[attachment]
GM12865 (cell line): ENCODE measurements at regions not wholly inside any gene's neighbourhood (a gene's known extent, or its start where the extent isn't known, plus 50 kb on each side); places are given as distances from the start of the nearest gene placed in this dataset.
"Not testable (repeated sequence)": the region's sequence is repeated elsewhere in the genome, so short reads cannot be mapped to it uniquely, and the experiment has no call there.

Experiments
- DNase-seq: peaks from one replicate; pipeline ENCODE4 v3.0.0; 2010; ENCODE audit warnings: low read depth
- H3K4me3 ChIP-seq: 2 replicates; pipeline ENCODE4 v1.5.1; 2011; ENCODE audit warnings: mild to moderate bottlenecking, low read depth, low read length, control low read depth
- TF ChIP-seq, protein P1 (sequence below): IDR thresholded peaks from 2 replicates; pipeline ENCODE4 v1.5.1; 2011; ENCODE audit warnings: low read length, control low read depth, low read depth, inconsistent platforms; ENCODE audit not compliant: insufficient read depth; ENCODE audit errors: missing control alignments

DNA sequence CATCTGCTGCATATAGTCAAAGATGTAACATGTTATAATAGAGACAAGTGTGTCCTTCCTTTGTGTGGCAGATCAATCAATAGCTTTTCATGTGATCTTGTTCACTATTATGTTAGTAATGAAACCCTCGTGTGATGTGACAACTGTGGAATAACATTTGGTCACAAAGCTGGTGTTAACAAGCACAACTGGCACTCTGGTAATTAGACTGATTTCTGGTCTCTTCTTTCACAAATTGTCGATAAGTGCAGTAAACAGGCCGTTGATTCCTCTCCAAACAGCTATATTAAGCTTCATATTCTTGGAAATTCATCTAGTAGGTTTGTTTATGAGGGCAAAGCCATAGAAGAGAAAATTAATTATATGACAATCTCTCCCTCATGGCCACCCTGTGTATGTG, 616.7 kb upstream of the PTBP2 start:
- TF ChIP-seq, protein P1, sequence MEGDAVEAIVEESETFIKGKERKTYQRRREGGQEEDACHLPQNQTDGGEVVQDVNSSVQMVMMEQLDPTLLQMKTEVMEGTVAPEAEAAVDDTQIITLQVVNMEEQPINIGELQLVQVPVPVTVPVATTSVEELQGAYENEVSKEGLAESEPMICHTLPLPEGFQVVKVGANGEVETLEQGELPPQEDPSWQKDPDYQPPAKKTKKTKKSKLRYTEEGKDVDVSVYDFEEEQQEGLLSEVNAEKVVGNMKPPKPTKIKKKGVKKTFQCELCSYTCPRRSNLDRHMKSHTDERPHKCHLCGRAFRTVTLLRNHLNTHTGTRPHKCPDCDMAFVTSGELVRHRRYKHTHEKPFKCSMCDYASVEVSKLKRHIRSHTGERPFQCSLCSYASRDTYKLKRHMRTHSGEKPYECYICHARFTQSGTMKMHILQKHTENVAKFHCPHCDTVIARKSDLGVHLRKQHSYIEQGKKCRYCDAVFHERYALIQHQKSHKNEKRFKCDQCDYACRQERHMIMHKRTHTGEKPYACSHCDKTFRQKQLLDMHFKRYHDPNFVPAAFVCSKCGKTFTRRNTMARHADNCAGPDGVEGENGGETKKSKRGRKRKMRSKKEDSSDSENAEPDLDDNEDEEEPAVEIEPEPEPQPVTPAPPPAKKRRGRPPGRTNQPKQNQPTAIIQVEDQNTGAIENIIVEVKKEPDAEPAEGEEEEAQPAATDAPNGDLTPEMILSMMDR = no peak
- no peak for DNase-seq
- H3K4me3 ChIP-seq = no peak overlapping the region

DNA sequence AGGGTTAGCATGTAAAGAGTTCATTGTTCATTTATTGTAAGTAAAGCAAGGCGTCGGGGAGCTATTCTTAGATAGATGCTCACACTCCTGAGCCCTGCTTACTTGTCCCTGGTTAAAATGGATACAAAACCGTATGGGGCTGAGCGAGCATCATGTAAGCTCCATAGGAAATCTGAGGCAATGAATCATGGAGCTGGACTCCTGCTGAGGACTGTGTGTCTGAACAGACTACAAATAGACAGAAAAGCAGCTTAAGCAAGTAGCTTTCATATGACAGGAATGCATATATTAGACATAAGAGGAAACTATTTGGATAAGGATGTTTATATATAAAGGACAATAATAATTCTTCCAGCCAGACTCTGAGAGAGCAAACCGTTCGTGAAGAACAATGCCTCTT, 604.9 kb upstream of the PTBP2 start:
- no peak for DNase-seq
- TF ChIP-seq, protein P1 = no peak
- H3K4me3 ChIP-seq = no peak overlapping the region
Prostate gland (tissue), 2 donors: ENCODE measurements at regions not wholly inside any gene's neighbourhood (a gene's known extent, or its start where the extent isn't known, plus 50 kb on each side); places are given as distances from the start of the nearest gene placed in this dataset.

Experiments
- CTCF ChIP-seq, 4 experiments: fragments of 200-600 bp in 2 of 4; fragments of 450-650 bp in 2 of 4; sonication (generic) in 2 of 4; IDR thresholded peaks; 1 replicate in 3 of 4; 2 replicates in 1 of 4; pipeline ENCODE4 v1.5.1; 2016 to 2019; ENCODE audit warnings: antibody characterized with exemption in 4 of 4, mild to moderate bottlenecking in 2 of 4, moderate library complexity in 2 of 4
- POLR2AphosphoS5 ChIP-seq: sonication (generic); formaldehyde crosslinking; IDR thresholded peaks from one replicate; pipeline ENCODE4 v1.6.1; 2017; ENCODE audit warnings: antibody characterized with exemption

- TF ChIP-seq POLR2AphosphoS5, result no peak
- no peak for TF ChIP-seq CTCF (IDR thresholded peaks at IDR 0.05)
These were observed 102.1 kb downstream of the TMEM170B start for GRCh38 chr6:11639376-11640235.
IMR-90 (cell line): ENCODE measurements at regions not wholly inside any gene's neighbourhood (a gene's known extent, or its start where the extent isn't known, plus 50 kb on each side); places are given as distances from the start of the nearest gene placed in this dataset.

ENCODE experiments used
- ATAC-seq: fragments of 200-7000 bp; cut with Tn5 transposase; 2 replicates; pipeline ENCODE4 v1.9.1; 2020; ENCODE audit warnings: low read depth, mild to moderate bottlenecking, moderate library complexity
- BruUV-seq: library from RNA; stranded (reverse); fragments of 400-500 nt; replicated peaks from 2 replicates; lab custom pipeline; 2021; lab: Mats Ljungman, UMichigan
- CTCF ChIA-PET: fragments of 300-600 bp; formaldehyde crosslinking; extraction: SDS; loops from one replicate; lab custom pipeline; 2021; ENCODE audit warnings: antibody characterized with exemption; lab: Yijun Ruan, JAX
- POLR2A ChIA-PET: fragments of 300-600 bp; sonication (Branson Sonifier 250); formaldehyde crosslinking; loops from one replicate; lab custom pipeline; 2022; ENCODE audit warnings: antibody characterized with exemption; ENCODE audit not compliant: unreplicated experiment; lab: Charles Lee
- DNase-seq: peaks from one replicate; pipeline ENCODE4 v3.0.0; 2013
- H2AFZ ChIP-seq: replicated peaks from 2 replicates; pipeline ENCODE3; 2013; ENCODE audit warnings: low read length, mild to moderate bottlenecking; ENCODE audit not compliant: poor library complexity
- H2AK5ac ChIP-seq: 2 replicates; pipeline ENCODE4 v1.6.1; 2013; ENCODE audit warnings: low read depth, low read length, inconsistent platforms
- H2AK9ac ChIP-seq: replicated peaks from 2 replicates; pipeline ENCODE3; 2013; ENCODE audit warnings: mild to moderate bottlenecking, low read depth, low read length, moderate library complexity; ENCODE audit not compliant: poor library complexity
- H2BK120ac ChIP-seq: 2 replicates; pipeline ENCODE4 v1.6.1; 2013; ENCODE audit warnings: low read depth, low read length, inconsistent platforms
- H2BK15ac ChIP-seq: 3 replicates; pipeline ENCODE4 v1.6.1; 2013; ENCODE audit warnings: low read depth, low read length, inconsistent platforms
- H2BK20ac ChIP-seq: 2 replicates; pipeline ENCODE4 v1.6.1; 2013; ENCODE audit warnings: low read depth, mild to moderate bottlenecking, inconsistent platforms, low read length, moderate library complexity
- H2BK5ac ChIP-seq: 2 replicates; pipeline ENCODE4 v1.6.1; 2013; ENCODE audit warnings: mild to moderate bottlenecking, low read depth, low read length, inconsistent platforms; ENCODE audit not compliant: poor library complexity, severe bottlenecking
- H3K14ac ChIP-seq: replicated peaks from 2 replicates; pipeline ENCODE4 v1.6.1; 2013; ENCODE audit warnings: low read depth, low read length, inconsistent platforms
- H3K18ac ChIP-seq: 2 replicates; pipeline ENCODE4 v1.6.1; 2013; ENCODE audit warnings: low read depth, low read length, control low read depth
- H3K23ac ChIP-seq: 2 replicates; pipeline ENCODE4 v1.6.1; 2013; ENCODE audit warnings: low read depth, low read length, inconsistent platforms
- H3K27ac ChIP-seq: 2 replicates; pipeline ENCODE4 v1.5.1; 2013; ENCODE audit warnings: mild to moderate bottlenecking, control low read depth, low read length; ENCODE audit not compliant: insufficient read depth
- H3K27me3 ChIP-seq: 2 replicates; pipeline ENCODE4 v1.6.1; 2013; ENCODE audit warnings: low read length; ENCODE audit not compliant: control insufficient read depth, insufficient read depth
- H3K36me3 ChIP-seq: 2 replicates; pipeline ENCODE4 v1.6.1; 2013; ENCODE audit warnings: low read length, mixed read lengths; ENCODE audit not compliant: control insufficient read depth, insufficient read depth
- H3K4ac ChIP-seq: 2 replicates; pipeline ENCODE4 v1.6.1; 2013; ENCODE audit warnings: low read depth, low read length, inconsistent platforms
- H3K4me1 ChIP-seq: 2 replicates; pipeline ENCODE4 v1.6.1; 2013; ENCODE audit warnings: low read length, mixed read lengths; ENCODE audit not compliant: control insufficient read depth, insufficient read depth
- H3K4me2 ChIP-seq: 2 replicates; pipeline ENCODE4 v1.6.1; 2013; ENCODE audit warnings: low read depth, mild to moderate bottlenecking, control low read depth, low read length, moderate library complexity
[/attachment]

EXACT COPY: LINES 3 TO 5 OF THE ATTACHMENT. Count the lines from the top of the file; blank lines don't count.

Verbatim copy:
Experiments
- DNase-seq: peaks from one replicate; pipeline ENCODE4 v3.0.0; 2010; ENCODE audit warnings: low read depth
- H3K4me3 ChIP-seq: 2 replicates; pipeline ENCODE4 v1.5.1; 2011; ENCODE audit warnings: mild to moderate bottlenecking, low read depth, low read length, control low read depth